The area of Europe that was inhabited by the German tribes in the Middle Ages became the Holy Roman Empire in the year 800 and by 1270, the Empire had expanded to include the area known as Upper Silesia, where Auschwitz was located. In 1457, Auschwitz became part of the Kingdom of Poland and it was then known by the Polish name Oswiecim.
Most of Silesia was annexed to the German state of Prussia in 1742, except for four duchies. The duchy of Auschwitz was annexed to Galicia, a province which was given to Austria when Poland lost its independence in 1772 and the country was divided between Russia, Prussia and Austria.
Western Galicia soon became known as The Corner of Three Empires: Russia, Prussia and Austria. The town known as Auschwitz, or Oswiecim or Oshpitzin, became a prime location for Jewish traders or merchants during the time that Galicia was part of the Austro-Hungarian empire.
In 1871, Prussia and the other German states, except Austria, united into the country of Germany. After the defeat of Germany and Austria in World War I, Galicia and the industrial area known as Upper Silesia were given to Poland. In 1939, after the joint conquest of Poland by Germany and the Soviet Union, Upper Silesia was annexed into the Greater German Reich, which at that time consisted of Germany, Austria and the Sudetenland in what is now the Czech Republic.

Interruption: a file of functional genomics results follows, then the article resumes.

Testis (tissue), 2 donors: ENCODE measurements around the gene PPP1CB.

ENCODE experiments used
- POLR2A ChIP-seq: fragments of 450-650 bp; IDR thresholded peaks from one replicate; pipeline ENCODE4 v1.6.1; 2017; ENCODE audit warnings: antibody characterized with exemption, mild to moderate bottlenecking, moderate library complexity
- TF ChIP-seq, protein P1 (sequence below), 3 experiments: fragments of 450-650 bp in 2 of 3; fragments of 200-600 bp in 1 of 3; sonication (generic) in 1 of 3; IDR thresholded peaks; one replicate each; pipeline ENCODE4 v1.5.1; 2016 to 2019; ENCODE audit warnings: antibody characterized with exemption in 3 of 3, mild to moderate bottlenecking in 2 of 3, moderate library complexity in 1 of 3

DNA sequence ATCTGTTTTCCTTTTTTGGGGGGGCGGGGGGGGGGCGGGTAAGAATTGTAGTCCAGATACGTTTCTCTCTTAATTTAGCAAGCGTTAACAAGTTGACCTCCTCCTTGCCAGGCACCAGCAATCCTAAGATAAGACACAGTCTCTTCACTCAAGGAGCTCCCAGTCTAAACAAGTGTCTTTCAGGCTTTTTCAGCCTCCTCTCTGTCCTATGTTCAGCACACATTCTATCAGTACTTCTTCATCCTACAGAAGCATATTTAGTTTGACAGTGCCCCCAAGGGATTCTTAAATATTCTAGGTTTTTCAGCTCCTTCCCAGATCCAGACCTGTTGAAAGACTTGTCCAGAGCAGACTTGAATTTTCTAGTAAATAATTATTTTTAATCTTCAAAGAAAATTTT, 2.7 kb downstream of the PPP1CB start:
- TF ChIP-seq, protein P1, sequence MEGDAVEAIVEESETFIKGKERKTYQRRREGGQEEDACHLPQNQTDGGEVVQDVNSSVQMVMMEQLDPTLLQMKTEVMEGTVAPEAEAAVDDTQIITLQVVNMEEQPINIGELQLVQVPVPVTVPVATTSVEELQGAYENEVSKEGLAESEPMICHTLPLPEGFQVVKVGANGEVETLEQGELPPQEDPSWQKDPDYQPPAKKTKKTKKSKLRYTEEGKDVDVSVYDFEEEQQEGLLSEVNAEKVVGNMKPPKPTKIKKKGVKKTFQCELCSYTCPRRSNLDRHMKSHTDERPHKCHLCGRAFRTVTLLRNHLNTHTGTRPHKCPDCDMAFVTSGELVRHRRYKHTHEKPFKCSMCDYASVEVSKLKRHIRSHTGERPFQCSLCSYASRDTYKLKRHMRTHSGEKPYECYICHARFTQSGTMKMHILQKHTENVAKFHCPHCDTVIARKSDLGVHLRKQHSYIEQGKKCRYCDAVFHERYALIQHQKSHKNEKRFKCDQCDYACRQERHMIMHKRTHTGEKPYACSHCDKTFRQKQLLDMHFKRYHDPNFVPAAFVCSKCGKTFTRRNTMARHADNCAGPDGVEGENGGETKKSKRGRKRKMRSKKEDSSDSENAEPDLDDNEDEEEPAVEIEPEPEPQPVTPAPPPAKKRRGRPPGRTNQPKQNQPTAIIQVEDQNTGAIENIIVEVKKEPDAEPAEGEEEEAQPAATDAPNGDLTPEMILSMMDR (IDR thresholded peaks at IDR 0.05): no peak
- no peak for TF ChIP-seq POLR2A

Both Buchenwald and Auschwitz were called concentration camps (Konzentrationslager) by the Nazis but both were called extermination camps (Vernichtungslager) by the Allies during the war and in the immediate aftermath of the war.
Jews were sent to both Buchenwald and Auschwitz, but both camps had non-Jewish prisoners as well. Both camps had SS soldiers as guards and administrators, and both were under the jurisdiction of the Inspectorate in Oranienburg.
Both Buchenwald and Auschwitz were within the 1939 borders of Germany, which was then known as Grossdeutschland. Auschwitz is now in Poland, but it was in Grossdeutschland when the camp was opened in June 1940.